A New Design for Reconstruction of Nasal Dimensions during the Primary Repair of Unilateral Cleft Lip

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With great interest, we read the article by Knight et al. about primary cheiloplasty and rhinoplasty.1 We would like to take the opportunity to further expand on the topic with a new technique for reconstruction of nasal dimensions during the primary repair of unilateral cleft lip.
Cleft lip nasal deformity offers a unique challenge to the reconstructive surgeon.2 Among many types of nasal deformity, we just attempted to address how to modify the nasal alar rim and valve collapse. As we know, nasal alar rim and valve collapse is the main deformity in children with unilateral cleft lip, especially for Asian patients because of the external nasal morphology. Many methods have been adopted to correct the nasal alar rim and valve collapse during primary cheiloplasty.3,4 Primary cleft nasal surgery at the time of initial lip repair is the standard treatment at major cleft centers. However, we still feel confused regarding the balance of tissue between tightening of the alar base and correcting nasal alar rim and valve collapse. The results of the article by Knight et al. suggest that continued greater growth on the cleft side through early childhood may result in equal heminasal width in adolescence. The results indicated that we could incise more tissue on the nasal alar base to support and correct nasal alar rim and valve collapse. To reduce the secondary revision cleft rhinoplasty rate, especially regarding the deformity of nasal alar rim and valve collapse, we have developed a new design to balance and reconstruct the nasal alar rim and valve collapse (Fig. 1).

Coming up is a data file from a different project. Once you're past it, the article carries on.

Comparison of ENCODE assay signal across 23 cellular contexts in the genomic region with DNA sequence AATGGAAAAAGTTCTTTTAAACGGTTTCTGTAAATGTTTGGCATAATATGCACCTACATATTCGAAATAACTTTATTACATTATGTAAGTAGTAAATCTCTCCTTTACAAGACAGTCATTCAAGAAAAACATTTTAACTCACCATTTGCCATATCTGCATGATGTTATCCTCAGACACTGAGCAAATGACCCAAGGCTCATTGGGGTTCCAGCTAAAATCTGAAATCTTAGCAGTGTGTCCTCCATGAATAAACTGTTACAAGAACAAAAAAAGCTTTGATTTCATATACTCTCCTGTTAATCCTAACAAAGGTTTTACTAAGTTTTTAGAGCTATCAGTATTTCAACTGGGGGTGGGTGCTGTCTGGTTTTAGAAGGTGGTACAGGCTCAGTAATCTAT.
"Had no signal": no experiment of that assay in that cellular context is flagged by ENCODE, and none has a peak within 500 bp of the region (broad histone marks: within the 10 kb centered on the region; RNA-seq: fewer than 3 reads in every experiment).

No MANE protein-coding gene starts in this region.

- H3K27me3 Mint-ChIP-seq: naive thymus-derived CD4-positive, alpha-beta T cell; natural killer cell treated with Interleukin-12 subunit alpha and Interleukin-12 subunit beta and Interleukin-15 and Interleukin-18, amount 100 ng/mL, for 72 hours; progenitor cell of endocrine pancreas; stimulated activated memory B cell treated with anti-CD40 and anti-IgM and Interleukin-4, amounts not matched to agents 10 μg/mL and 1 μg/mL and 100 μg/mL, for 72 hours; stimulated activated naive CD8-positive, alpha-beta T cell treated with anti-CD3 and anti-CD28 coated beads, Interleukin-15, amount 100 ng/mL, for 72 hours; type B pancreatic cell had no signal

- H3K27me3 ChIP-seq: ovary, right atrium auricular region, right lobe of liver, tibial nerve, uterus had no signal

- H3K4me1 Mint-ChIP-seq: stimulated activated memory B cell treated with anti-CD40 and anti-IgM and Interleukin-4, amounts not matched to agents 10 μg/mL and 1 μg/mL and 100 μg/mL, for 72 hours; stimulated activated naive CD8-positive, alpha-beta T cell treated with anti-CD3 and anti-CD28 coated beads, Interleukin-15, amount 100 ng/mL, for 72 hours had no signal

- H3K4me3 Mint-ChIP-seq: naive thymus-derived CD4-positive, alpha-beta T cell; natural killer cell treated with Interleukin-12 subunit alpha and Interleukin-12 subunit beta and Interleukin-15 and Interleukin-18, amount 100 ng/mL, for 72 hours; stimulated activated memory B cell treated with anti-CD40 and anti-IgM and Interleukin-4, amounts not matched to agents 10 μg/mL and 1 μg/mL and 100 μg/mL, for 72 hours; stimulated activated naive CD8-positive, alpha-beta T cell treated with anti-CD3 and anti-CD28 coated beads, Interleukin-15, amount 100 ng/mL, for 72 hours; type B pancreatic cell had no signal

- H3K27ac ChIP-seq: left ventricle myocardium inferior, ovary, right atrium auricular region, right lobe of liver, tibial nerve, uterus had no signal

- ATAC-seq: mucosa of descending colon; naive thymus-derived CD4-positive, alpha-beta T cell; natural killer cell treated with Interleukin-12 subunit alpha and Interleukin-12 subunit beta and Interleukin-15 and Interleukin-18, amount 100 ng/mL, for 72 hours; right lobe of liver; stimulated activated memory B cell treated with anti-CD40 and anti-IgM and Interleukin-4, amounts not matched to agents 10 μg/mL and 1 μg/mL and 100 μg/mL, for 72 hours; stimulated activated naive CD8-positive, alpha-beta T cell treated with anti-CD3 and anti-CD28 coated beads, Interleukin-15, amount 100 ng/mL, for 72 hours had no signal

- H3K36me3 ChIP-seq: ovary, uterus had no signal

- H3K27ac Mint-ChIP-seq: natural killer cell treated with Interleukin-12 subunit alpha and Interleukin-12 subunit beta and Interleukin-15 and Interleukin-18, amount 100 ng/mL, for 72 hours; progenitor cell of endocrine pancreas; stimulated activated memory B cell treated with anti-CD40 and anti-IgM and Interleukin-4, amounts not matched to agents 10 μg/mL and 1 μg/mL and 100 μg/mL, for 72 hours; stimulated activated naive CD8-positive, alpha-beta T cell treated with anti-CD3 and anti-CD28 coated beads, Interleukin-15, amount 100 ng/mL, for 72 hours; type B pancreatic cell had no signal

The distance between points 1 and 2 is measured, and an equal distance from point 1 to the right peak of the Cupid’s bow is point 3. The distance between points 2 and 9 is measured and an equal distance from point 10 to the left corner of the mouth is point 4. Theoretically, point 5 can be any point on the bisecting line of the angle 2-1-3, but we suggest marking the point medially to the philtral column; the key of this design is to ensure equalizing the distance from point 5 to point 2 and the distance from point 5 to point 3. Regarding the base of the columella (point 6), the point divides the columella base into a one-third cleft part and a two-thirds noncleft part. The distance between points 3 and 6 is measured and an equal distance from point 4 to the ala bases is point 7. Point 8 is located at the edge of cleft side. With the same description as previously, surgery continues with rotation advancement incision through the skin, maintaining the integrity of muscle and mucosa.5 After muscle relocation, we attempt to tighten the alar base and correct nasal alar rim and valve collapse by the two flaps. The C flap will be sutured to close the alar base; meanwhile, the lateral flap will be rotated to close the skin wound and correct nasal alar rim and valve collapse. The proper design and operation of cleft lip repair should be beneficial to the potential normal growth of the lip and nose, fulfil future expectations, and reduce the secondary revision rate. In this treatment, we attempt to incise more tissue on the nasal alar base by using two flaps to support and correct nasal alar rim and valve collapse based on the conclusions prosed by Knight et al. In addition, we achieved a satisfactory outcome in immediate postoperative evaluation by this treatment.
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